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I want to know the relationship between continuity and almost everywhere.

If a function f has only finitely many removable discontinuities, then there exists a continuous function $g$ such that $f = g$ a.e.

I know this is true. Also we can change ‘finitely many’ into ‘countably many’.

But if f has a discontinuity which is not removable, is there a continuous function g such that $f = g$ a.e?

For example, suppose $X=[0,1]$ and $f$ is a function on $X$ whose value is $0$ on $[0,1/2]$ and $1$ on $(1/2,1]$.

In this case, is there a continuous function $g$ such that $f = g$ a.e.?

Thank you.

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    $\begingroup$ Did you intend to say "$0$ on $[0,\frac12]$ and $1$ on $(\frac12,1]$? If so, then no, there is no such continuous $g$. $\endgroup$
    – Henry
    Commented Mar 20, 2020 at 10:10
  • $\begingroup$ can you tell me how to prove there is no such function? And is there any statement that generalizes this fact? $\endgroup$
    – anadad
    Commented Mar 20, 2020 at 10:12

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There is not. Suppose $g\colon X\rightarrow\mathbb{R}$ is such a function. $f^{-1}(0)$ has positive measure and $f=g$ a.e., so $g^{-1}(0)$ has positive measure; similarly, $g^{-1}(1)$ has positive measure. In particular, $0,1\in g(X)$, so $[0,1]\subseteq g(X)$ by the IVT. Now, the intuition is that the "jump" from $0$ to $1$ that $f$ does is something that a continuous $g$ could only do on a set with positive measure. Indeed, $(0,1)$ is an open set, so $g^{-1}((0,1))$ is open by continuity of $g$, non-empty by the IVT and hence has positive measure. However $f(x)\neq g(x)$ for all $x\in g^{-1}((0,1))$, because $f(X)=\{0,1\}$. Hence such a $g$ does not exist. I leave it to you to generalize this to arbitrary jump discontinuities.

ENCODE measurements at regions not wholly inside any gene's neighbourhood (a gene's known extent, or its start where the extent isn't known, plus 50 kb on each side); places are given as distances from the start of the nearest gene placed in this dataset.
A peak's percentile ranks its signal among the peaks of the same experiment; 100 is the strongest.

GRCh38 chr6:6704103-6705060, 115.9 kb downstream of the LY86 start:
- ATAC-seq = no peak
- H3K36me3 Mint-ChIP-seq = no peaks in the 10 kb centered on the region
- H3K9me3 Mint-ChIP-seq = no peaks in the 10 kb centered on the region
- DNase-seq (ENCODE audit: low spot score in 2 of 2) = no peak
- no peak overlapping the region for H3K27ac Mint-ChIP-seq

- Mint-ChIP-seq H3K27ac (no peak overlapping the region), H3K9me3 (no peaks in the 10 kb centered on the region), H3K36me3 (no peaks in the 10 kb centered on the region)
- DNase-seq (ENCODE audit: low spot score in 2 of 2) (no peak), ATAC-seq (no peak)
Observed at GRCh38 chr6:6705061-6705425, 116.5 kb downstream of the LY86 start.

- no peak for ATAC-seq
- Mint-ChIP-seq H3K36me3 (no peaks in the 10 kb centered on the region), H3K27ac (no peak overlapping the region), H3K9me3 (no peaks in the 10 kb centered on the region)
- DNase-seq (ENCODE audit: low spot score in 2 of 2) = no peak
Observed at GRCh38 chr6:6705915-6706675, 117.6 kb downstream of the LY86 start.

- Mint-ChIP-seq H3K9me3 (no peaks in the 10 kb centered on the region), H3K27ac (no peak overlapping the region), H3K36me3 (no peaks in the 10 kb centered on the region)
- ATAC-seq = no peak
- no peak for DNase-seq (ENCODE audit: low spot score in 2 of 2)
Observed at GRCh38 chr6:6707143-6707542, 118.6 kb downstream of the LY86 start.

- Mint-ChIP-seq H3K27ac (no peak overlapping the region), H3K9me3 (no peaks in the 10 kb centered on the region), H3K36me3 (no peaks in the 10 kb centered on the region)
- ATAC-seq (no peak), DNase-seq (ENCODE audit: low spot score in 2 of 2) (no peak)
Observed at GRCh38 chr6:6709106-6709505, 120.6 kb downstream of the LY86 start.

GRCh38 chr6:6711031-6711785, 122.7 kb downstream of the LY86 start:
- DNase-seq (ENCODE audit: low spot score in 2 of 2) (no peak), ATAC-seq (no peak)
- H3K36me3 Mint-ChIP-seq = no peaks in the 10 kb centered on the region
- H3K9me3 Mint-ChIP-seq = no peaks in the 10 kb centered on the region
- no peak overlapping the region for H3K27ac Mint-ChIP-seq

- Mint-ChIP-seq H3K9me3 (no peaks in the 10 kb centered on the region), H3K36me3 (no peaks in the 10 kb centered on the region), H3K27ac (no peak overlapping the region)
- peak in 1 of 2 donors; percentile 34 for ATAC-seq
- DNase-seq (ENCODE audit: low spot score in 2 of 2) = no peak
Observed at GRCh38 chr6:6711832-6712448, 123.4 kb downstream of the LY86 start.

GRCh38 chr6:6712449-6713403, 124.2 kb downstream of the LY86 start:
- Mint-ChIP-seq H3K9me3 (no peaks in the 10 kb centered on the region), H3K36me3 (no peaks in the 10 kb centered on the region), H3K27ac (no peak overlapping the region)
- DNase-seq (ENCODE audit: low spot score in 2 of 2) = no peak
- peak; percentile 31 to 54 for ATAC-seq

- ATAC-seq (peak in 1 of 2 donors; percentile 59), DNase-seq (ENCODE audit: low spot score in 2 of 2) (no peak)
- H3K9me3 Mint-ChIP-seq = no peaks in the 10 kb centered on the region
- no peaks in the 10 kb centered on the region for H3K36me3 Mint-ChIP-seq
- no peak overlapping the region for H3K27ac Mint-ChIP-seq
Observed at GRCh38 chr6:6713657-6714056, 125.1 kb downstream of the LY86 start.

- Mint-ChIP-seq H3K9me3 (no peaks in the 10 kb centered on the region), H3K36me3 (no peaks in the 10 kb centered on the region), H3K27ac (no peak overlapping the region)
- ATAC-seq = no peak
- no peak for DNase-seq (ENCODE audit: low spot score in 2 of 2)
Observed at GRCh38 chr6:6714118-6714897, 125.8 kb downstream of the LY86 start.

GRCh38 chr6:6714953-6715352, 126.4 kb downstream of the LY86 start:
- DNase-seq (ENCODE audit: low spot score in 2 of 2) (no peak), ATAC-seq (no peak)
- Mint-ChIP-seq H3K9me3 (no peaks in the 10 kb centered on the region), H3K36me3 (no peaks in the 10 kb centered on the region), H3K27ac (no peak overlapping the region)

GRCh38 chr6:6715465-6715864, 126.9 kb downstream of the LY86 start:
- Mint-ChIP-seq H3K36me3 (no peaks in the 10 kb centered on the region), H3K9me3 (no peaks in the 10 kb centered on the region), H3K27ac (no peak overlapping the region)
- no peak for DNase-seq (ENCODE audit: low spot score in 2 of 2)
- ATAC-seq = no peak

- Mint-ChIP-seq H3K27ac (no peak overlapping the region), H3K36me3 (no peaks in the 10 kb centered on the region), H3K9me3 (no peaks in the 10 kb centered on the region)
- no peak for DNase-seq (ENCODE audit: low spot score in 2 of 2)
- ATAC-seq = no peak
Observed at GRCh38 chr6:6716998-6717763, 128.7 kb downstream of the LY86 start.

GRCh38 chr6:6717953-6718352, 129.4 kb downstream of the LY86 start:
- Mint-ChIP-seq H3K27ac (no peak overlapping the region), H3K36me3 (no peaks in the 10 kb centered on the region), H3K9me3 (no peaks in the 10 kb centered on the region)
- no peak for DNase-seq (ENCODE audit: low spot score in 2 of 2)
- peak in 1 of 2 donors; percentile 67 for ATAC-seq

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  • $\begingroup$ Every open set in a real line is a countable union of open intervals. And every open interval has a positive measure. Thus open set doesn’t have a measure zero? $\endgroup$
    – anadad
    Commented Mar 20, 2020 at 10:25
  • $\begingroup$ Yes, as long as it's non-empty. You don't need the structure result though, it follows directly by definition: If $U$ is open and non-empty, choose $x\in U$, by openness there is an $\varepsilon>0$ such that $(x-\varepsilon,x+\varepsilon)\subseteq U$, hence $U$ has positive measure. $\endgroup$
    – Thorgott
    Commented Mar 20, 2020 at 10:27
  • $\begingroup$ Ohhh right..! Thank you!’ $\endgroup$
    – anadad
    Commented Mar 20, 2020 at 10:33
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Second part: Suppose there is a continuous function $g$ such that $f=g$ a.e... Thus implies that $g(x)=1$ for all $x >1/2$ by continuity. [Here we need the fact that the complement of a set of Lebesgue measure $0$ is dense which shows that $g=1$ on a dense subset of $(\frac 1 2, n)$]. Similarly $g(x)$ for all $x <\frac 12$. This contradicts continuity of $g$ at $\frac 1 2$.

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